Thomson's discovery of the electron 100 years ago, using a simple particle accelerator (a cathode-ray tube), launched modern elementary-particle physics.
Until World War II, research in particle physics was usually carried out at universities, funded by university grants or by gifts and grants from corporations and wealthy individuals. Many early developments in the field originated in Europe. The invention of the cyclotron accelerator by E.O. Lawrence and M.S. Livingston in 1931 at Berkeley signaled the beginning of major U.S. participation in nuclear and particle physics. In the years leading up to the war, the United States. gradually achieved world leadership in these areas of physics, which were energized by the influx of physicists fleeing Europe and by the Manhattan Project, the nationally critical race with Germany to build the first bomb using nuclear fission.
It was during these years that the U.S. physics community began several major research and development programs funded by the federal government. The era of large science projects was born at laboratories such as Los Alamos and Oak Ridge, as well as at large nonnuclear facilities such as the MIT Radiation Laboratory. Projects were no longer accomplished by one or two senior collaborators assisted by graduate students and skilled technicians. Rather, a larger group of senior and junior physicists, together with professional engineers, developed and used large research facilities.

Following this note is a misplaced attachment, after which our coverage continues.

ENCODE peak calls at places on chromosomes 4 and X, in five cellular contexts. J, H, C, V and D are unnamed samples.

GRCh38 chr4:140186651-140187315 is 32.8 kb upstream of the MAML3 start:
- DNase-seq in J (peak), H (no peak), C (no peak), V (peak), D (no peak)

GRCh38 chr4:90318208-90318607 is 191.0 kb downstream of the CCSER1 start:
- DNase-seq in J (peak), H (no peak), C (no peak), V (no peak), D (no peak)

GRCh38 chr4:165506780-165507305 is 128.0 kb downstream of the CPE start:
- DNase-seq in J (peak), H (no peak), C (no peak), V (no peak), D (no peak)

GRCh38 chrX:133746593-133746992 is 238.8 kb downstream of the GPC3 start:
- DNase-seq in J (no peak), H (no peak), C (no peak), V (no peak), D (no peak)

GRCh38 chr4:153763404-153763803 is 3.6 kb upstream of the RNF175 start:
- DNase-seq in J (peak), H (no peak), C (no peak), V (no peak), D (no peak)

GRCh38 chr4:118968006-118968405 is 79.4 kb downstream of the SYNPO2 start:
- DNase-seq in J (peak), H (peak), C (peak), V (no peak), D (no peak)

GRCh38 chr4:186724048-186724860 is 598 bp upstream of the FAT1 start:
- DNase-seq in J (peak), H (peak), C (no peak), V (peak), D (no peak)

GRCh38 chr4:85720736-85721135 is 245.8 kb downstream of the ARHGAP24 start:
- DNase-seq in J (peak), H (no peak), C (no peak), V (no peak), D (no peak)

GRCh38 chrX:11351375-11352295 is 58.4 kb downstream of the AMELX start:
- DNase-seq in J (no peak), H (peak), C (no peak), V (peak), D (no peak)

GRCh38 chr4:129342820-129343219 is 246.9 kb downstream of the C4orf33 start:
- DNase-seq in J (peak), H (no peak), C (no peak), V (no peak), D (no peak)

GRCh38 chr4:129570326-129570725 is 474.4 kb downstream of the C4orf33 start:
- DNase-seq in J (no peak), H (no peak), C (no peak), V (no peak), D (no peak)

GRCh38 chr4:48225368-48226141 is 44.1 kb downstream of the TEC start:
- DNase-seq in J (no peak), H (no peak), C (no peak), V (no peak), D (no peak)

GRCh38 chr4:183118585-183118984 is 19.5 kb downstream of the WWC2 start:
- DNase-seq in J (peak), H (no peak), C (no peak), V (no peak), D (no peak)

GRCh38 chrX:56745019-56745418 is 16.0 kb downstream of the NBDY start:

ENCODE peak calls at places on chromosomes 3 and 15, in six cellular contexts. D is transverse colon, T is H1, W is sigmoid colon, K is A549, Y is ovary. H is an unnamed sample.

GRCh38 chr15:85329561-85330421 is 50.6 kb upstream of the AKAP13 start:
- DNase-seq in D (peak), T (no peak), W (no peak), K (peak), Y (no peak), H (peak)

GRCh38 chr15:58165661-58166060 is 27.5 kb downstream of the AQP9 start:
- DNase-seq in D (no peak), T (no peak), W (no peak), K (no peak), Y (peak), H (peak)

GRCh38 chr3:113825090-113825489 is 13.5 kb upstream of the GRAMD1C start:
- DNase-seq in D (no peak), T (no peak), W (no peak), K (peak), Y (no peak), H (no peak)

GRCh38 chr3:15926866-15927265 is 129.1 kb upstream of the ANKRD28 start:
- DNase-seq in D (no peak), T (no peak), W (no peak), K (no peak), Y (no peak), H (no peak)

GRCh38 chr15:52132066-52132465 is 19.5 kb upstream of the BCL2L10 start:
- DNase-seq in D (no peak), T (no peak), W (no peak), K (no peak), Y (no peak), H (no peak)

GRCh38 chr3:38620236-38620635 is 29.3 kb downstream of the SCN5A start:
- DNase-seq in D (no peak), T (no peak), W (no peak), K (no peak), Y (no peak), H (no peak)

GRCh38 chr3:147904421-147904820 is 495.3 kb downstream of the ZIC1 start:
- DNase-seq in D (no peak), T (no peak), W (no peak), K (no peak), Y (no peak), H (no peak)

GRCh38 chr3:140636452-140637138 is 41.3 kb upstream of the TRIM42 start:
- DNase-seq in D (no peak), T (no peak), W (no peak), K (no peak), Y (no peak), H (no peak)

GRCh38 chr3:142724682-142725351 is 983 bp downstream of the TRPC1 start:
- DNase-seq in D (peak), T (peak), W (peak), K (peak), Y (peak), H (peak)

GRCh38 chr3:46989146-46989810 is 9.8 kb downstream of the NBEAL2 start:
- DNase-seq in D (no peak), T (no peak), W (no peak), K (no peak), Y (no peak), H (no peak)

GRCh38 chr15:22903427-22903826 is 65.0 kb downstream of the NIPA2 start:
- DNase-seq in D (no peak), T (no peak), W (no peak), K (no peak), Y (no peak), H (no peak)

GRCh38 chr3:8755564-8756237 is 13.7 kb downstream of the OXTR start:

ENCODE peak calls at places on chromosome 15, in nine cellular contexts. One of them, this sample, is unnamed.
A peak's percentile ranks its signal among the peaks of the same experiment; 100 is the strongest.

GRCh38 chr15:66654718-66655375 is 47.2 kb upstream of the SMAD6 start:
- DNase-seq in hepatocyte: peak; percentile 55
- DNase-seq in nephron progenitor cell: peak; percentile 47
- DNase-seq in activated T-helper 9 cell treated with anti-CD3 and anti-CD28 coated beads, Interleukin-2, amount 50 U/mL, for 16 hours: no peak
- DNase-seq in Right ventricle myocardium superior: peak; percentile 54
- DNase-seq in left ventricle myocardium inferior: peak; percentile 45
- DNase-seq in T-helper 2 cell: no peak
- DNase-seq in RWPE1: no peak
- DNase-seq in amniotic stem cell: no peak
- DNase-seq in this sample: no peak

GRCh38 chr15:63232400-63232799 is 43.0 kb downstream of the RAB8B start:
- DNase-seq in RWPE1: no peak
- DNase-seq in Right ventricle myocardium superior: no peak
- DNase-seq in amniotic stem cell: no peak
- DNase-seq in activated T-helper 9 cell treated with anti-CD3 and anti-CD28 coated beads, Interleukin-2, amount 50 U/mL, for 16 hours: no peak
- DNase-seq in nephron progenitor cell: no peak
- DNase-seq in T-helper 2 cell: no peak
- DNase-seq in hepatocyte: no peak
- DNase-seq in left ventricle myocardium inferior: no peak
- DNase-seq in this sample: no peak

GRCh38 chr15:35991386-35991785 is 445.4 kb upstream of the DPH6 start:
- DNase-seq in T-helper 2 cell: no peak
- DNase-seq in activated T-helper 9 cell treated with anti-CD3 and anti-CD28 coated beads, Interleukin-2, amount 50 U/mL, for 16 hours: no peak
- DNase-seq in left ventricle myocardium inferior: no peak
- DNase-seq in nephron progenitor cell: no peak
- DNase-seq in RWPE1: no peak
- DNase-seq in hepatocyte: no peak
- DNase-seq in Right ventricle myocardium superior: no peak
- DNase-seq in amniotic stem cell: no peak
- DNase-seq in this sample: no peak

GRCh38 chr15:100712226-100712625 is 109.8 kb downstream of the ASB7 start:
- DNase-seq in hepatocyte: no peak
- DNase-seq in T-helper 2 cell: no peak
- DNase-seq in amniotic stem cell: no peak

Based on the success of controlling and using nuclear fission, a series of government agencies continued the wartime pattern of federal funding at U.S. universities. These have included the Office of Naval Research, the Atomic Energy Commission, the National Science Foundation (NSF), the Energy Research and Development Administration, and the Department of Energy (DOE). With the discovery of new particles such as pions and kaons in the late 1940s and the invention of new, more powerful accelerators, a dozen or so major universities built accelerators with energies above 100 MeV (1 MeV = 106 electron volts) to study new phenomena. The physicists who executed these projects applied the methodology of wartime laboratories: The machines were large, sophisticated engineering undertakings, compared to the tabletop experimental equipment of prewar research. During the 1950s, as the complexities of particle interactions and the rich spectra of meson and nucleon states began to unfold, elementary-particle physics diverged from nuclear physics and became a distinct field.
The need for higher particle beam energies required larger accelerators and correspondingly larger detectors and experimental facilities. Accompanying this increased size and complexity was an increase in the costs of construction and operation, eventually to an extent that outstripped the resources of a single university. In response, and again modeled on the wartime experience, large facili-